As the fining pot for silver, and the furnace for gold; so is a man to his praise.
Silver and gold were identified, separated, and refined from impurities in a fining pot or furnace. There the trial of great heat separated base metals from precious metals. The end result of the hot trial left the pure metals that were ready to be used for fine jewelry.
Praise is a fiery trial for men (Pr 17:3). If a man has a base or weak character, praise will make him proud, conceited, and overbearing. If a man has precious or strong character, it will not affect him at all. He will continue in his modest and humble course, giving glory to God and being thankful for any good that he might be able to do toward others.
Praise creates a severe test of your soul. Praise will reveal what kind of person you are. It will prove a spirit of godly humility or a spirit of devilish pride. Do you crave the praise of men? Does it greatly warm your soul? Or do you know full well it is not true! Do you fear it? Do you well understand that anything you are or have is a gift from God?
Reader, what do you have that was not given to you? If what you have was a gift from Another, how can you be proud or take glory in it, as if it were your accomplishment? The only difference between you and others is God’s gift (I Cor 4:7). Give Him thanks!
Those taught by the Spirit of Christ will recognize the great danger in praise. We should carry a sign saying we are flammable, to keep the heat or spark of praise at a distance. We should dread praise more than rebuke, for the one bears the good fruits of humility and instruction, and the other may work our ruin by the most pleasant poison! A seed of pride lies active in the most sanctified soul, and just a little praise can be enough to water it into rapid and extensive growth that will choke your fruitfulness and bring judgment.
We have already been warned about praise in this chapter. First, we were told to let others praise us, and not be seeking to get the word out ourselves (Pr 2)! Second, we were told that rebuke and wounds from friends are better than love and kisses of flattering enemies (Pr 5-6). Then we were taught to ignore excessive praise and flattery, for it is more like a curse (Pr 14). Do you understand and practice each of these warnings about praise?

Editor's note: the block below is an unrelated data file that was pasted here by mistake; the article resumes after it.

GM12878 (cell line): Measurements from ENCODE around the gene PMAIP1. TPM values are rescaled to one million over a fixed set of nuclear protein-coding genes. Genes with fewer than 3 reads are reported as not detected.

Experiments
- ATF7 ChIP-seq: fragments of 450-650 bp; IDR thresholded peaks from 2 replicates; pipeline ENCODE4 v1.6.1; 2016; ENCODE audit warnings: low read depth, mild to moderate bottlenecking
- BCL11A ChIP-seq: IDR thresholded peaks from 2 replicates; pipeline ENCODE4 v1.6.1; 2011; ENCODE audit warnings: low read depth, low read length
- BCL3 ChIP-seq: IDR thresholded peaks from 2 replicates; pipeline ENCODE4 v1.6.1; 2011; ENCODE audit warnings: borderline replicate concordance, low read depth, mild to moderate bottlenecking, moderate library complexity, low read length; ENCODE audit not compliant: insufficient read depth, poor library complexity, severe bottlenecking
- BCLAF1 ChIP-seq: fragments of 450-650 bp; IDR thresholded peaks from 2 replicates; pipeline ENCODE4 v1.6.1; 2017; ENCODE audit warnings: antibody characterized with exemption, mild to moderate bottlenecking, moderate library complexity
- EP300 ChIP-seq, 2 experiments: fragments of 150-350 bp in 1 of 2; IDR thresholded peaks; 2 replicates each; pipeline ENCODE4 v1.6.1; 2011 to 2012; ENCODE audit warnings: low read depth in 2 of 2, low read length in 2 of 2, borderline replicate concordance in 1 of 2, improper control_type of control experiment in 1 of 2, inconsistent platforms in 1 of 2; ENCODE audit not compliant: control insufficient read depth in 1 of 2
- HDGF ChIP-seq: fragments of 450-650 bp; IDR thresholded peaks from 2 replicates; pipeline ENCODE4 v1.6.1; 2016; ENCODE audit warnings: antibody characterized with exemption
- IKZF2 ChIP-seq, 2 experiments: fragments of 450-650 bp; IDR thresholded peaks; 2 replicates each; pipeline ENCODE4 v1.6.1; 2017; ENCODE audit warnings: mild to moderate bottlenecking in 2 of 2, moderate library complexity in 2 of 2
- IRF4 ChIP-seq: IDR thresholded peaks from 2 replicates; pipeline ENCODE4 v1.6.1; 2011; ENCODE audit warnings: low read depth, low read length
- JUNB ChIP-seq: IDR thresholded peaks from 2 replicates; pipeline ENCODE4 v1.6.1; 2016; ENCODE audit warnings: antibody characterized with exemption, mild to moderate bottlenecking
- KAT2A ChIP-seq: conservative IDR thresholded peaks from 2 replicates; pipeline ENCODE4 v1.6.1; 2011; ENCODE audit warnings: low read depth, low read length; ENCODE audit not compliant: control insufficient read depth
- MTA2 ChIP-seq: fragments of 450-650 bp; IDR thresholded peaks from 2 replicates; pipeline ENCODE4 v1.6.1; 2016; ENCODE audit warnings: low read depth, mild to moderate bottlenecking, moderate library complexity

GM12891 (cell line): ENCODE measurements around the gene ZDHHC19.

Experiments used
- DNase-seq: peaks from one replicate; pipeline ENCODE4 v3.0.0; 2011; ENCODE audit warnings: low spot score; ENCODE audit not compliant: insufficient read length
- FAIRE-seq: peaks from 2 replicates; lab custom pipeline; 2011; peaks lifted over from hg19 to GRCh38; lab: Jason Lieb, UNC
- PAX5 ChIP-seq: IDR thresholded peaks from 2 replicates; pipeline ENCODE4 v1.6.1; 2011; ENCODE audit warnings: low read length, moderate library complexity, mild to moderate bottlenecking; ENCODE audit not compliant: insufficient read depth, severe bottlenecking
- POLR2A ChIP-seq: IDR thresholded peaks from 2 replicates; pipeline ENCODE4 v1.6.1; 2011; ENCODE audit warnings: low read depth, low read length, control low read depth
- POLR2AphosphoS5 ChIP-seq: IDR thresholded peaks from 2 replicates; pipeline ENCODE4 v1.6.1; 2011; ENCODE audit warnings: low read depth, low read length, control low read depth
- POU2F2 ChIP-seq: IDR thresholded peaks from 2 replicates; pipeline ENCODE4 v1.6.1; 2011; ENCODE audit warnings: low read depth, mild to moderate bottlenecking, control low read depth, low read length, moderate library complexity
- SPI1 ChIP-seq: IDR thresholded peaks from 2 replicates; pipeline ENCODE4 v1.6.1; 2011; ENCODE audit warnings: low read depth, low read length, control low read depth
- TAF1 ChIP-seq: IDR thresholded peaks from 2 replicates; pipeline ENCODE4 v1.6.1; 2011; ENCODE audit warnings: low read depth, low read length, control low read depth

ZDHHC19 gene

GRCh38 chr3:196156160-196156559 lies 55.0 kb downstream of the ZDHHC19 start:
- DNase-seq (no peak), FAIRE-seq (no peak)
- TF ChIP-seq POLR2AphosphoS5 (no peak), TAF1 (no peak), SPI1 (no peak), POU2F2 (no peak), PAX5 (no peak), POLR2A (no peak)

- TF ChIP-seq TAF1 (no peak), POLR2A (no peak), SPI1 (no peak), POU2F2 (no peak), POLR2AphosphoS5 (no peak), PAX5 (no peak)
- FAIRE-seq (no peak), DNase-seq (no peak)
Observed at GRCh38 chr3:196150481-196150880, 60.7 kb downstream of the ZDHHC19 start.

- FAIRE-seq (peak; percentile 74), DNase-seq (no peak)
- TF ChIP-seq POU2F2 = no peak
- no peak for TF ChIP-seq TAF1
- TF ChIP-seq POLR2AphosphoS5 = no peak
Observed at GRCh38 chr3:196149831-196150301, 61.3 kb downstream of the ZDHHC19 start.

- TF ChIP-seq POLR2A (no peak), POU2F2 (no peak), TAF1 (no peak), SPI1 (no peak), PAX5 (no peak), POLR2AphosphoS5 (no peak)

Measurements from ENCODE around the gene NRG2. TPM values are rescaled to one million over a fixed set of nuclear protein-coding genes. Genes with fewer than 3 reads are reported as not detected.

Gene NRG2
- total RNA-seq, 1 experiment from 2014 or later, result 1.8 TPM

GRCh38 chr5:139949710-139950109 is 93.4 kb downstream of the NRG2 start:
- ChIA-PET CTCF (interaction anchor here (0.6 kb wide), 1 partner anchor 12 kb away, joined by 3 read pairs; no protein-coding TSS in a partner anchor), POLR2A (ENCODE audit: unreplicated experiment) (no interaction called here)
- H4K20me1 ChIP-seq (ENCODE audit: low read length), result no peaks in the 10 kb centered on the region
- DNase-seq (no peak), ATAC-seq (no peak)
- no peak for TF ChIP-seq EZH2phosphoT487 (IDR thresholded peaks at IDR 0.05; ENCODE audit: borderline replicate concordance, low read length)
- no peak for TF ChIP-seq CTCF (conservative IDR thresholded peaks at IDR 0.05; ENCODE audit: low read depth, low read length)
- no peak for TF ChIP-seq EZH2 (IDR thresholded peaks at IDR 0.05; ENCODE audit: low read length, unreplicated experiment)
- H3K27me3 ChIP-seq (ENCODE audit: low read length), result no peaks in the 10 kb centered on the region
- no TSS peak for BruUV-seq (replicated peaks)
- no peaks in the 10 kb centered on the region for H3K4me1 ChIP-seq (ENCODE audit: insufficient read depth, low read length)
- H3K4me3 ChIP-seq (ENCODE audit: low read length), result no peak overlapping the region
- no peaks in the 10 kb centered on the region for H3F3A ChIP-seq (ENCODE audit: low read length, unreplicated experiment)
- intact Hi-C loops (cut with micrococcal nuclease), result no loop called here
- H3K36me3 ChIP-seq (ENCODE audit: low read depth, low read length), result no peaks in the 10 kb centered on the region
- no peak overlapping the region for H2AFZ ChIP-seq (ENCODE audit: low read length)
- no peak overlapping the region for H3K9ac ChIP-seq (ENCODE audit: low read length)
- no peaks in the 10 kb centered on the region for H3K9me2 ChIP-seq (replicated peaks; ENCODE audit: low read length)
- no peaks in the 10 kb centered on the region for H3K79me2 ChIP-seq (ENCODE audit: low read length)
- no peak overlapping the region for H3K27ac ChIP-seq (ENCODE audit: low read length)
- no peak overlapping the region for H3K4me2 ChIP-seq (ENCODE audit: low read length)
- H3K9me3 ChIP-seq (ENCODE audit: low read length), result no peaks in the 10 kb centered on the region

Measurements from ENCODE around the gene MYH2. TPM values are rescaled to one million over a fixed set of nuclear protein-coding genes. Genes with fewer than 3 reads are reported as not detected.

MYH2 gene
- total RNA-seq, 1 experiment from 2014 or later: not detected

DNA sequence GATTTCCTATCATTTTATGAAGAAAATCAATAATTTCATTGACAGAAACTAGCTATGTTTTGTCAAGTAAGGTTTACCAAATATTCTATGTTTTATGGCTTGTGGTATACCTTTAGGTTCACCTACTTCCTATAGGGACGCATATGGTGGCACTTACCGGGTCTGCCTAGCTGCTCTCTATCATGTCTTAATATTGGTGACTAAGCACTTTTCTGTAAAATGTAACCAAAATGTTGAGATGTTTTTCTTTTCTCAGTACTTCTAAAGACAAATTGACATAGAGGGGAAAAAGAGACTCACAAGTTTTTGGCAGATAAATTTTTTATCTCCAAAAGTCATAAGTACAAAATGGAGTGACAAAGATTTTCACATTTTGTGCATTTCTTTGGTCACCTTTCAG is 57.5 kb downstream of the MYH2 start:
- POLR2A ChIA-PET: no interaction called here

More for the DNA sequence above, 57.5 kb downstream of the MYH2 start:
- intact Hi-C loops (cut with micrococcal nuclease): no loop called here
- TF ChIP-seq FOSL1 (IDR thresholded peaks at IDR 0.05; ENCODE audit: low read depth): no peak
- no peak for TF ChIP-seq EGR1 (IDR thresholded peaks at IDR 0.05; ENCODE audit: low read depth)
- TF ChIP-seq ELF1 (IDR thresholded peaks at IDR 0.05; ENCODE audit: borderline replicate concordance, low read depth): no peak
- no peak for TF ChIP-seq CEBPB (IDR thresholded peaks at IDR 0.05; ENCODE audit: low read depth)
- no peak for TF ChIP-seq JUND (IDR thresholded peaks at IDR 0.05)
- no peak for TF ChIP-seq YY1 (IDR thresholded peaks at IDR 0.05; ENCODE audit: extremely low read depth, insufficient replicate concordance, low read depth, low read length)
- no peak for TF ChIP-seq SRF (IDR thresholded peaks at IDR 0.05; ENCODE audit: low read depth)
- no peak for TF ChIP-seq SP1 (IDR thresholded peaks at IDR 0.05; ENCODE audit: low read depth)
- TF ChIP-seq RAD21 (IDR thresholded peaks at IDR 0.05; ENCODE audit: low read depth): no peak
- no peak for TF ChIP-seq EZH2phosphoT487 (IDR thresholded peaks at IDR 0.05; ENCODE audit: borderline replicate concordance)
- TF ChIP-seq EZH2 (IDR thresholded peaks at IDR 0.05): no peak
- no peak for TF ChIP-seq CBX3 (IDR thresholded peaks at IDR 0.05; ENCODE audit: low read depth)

David, after killing Goliath, could have written his own ticket! Public opinion would have secured him the throne; after all, he had been anointed king (I Sam 16:1-13). But he told Saul he was just a son of Saul’s servant, Jesse the Bethlehemite (I Sam 17:58)! When offered his daughters, he thought the honor too high to consider (I Sam 18:17-24). He was totally gracious in spite of universal adulation and won Jonathan’s heart (Pr 22:11).
But Saul was envious his praise was less than David’s (I Sam 18:6-11); and Absalom, use to praise, used praise to steal the hearts of weak men in Israel (II Sam 14:25; 15:1-6). Proud Herod should have fallen on his face to rebuke lying lobbyists (Acts 12:20-23). Diotrephes earned the severe rebuke of John for loving the preeminence (III John 1:9).
Time would fail to write of the golden character of Joseph, Daniel, and the apostles of our Lord Jesus. The first two did not let exalted offices affect their modest and holy spirits; and the latter group, who with miraculous power to heal and resurrect were praised as gods, strongly rejected such attention (Acts 3:11-12; 10:25-26; 14:11-18; 28:1-6).
Due to the nature of a bishop’s office, a candidate cannot be a novice, lest the public esteem of the work (I Thess 5:13) become a snare to his soul (I Tim 3:6). Satan was puffed up by his exalted position and aspired to be like the most High (Is 14:9-15), and he is a perpetual example of the danger of pride and the Lord’s severe condemnation of it.
But contrast our blessed Lord, who left the throne of glory to become a servant among mortals (Phil 2:5-8). He even requested that His glorious miracles not be spread abroad, for He was not the least interested in the praise of men (Mark 7:36). The wise man Agur counted himself horribly brutish (Pr 30:1-3). Solomon thought himself a child (I Kgs 3:7). And the greatest apostle considered himself less than the least of all saints (Eph 3:8).
Prepare yourself ahead of time, dear reader, so that when the deadly elixir is offered, you may politely and deftly direct the attention to heaven, from where all blessings descend.